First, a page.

Pediatric refugees and immigrants may present with unusual diagnoses due to their extensive migration and potential harsh conditions in travel. Trauma and family separation add to the difficulty of obtaining a history of exposures. We report a case of one of the more commonly neglected tropical diseases, Leishmaniasis. A 15-year-old male refugee patient presented to the hospital with ulcerative lesions to his legs. His migration history was extensive, starting in Central Africa with travel to South America, followed by migration through Central America to Texas. The patient developed ulcerative lesions on his legs, and he was brought to the children’s hospital by his refugee organization, where the diagnosis was ultimately confirmed as Leishmaniasis. Providers should become familiar with tropical diseases that refugees, as well as local populations, may acquire from travel. Specifically, pediatricians should become familiar with the more prevalent “neglected” tropical diseases as recommended by the World Health Organization.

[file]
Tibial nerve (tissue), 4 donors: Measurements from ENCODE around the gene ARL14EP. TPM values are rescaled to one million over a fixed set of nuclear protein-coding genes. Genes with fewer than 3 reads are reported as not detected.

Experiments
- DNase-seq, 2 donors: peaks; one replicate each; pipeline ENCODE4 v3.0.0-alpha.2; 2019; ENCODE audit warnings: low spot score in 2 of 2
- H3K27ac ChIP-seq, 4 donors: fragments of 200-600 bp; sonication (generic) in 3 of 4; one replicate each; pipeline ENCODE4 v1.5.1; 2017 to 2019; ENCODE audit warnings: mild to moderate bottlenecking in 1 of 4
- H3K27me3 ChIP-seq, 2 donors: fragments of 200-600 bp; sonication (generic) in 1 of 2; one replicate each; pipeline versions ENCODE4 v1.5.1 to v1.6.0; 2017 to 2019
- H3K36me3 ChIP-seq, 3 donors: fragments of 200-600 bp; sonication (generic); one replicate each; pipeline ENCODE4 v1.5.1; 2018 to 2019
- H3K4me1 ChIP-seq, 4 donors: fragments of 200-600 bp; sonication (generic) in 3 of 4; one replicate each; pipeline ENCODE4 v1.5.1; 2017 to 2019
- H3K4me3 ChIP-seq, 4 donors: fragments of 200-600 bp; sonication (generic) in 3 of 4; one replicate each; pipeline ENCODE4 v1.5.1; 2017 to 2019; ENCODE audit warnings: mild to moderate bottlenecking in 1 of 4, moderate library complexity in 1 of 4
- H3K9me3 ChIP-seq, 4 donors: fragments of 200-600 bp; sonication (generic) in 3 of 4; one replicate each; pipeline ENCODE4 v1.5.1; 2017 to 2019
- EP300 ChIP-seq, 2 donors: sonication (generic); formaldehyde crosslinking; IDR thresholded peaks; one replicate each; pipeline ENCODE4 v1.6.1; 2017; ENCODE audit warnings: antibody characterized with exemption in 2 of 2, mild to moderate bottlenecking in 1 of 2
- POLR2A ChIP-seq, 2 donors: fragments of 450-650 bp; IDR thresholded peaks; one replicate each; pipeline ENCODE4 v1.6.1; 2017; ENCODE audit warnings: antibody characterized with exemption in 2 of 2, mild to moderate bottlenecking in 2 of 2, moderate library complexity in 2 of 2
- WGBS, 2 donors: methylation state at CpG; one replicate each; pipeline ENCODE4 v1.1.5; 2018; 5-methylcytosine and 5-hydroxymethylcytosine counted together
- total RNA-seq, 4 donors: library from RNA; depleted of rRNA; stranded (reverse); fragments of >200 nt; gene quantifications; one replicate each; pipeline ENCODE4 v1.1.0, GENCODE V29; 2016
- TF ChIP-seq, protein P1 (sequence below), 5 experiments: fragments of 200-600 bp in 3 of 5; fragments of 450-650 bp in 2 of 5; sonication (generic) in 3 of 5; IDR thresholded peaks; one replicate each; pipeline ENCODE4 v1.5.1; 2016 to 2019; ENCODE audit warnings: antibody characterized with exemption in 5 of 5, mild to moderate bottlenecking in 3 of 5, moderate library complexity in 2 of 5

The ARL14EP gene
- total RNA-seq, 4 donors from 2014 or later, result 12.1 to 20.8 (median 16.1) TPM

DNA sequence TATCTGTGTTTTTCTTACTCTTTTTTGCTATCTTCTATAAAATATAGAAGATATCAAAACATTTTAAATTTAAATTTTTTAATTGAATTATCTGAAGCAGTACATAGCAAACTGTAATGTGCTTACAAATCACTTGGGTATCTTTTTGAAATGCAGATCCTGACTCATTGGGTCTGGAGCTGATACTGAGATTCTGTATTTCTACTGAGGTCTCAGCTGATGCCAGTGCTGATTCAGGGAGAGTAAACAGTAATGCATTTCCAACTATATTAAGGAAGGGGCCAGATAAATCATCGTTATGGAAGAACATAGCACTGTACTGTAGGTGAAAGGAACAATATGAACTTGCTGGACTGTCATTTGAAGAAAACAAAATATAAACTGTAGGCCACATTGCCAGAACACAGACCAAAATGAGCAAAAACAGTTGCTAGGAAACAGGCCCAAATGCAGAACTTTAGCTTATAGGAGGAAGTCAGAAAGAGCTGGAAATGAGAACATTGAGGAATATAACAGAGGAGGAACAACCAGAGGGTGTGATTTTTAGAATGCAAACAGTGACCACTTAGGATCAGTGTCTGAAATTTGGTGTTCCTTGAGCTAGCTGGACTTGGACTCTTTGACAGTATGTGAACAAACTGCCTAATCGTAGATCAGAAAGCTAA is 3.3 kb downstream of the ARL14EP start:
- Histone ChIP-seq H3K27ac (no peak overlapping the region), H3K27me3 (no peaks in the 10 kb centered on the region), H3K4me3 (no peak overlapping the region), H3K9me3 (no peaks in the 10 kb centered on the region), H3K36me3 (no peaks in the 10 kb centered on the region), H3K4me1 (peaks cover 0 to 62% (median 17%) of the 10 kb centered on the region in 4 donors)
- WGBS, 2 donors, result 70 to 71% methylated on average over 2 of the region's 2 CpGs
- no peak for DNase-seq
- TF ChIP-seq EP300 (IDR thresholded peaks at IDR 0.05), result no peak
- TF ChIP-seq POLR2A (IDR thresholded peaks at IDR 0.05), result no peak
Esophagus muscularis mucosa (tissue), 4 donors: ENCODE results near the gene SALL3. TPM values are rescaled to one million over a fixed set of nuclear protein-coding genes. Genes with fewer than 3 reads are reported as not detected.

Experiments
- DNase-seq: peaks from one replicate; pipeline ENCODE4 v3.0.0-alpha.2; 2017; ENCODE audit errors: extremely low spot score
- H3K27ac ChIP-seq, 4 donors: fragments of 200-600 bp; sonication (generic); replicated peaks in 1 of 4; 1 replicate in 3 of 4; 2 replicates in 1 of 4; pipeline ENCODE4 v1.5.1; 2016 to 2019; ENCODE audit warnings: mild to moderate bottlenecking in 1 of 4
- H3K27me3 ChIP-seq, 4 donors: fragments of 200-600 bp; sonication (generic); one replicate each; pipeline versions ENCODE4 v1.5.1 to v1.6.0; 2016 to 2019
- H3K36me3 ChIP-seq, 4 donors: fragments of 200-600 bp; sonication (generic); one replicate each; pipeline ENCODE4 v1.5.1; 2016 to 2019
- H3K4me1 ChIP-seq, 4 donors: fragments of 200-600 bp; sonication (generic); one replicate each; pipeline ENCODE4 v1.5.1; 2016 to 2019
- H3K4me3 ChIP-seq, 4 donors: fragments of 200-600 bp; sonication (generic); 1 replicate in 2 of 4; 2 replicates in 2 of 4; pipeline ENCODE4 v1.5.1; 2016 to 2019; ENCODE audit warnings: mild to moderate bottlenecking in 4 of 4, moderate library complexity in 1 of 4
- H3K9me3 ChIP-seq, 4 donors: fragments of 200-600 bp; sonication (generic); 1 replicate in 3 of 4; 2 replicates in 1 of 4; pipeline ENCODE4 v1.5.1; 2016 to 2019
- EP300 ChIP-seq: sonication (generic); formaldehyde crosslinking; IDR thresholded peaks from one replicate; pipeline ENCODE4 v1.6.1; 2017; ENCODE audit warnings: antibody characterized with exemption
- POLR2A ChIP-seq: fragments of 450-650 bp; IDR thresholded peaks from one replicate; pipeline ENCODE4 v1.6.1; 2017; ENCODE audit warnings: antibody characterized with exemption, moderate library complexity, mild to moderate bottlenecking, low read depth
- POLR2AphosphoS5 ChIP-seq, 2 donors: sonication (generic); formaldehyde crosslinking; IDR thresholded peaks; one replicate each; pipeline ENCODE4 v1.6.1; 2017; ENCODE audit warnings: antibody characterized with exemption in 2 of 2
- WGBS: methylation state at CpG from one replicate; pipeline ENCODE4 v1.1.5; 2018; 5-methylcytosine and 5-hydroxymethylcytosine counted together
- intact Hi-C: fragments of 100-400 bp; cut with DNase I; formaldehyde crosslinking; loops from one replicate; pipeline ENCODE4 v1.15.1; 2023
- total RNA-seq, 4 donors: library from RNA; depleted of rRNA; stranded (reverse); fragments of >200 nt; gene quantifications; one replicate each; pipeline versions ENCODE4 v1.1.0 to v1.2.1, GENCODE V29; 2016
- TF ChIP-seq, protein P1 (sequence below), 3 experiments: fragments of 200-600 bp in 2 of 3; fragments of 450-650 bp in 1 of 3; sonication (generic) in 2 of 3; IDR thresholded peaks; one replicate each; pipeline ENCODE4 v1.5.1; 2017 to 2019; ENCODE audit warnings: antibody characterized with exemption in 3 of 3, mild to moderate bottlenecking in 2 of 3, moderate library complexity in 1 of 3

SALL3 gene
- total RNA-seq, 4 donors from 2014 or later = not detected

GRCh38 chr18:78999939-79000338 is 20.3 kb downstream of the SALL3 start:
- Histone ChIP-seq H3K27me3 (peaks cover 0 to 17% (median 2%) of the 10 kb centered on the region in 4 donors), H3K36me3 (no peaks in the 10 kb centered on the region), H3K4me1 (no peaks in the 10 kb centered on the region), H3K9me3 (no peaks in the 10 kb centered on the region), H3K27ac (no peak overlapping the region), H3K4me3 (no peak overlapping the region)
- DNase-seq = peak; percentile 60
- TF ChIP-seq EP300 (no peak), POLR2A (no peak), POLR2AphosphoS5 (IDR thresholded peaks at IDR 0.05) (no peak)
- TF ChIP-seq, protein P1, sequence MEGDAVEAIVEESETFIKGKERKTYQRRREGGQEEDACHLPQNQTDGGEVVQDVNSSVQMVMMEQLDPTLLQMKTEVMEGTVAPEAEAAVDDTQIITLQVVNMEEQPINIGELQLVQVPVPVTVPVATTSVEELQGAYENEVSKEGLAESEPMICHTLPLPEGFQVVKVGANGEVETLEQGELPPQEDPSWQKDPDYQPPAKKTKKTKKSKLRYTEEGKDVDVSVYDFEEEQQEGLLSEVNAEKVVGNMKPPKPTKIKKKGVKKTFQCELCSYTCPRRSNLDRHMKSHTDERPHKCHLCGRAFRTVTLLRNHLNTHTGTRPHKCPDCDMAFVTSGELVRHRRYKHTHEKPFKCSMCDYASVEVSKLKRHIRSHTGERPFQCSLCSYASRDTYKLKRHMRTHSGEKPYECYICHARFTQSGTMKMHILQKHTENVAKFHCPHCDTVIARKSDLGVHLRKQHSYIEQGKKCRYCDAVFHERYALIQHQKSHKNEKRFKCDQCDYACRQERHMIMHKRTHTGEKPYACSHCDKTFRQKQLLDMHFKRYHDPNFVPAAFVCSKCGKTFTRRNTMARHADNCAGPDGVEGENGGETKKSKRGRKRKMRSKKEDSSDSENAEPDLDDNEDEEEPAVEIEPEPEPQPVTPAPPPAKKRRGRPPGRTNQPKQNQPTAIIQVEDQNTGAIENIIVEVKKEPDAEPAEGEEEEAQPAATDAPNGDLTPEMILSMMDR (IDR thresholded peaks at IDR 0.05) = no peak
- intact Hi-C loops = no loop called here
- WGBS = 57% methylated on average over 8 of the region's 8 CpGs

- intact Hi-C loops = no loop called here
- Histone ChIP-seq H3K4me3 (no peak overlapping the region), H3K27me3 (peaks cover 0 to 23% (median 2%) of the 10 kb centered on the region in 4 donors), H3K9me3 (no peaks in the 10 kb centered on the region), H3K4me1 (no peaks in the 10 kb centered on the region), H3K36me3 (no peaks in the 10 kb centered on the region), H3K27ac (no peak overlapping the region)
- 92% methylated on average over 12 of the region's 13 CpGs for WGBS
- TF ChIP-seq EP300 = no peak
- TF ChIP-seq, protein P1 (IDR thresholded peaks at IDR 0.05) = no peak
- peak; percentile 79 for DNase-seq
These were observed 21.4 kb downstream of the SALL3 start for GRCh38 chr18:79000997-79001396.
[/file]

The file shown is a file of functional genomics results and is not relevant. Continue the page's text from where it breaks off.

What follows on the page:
The author(s) received no specific funding for this work.
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Troy, Brent M.; Hart, Rebecca; Vidwan, Navjyot; and Hodge, Bethany
"Gaining a “Foothold” on the Diagnosis of Leishmaniasis,"
Journal of Refugee & Global Health: Vol. 3
, Article 1.
Available at: https://ir.library.louisville.edu/rgh/vol3/iss1/1
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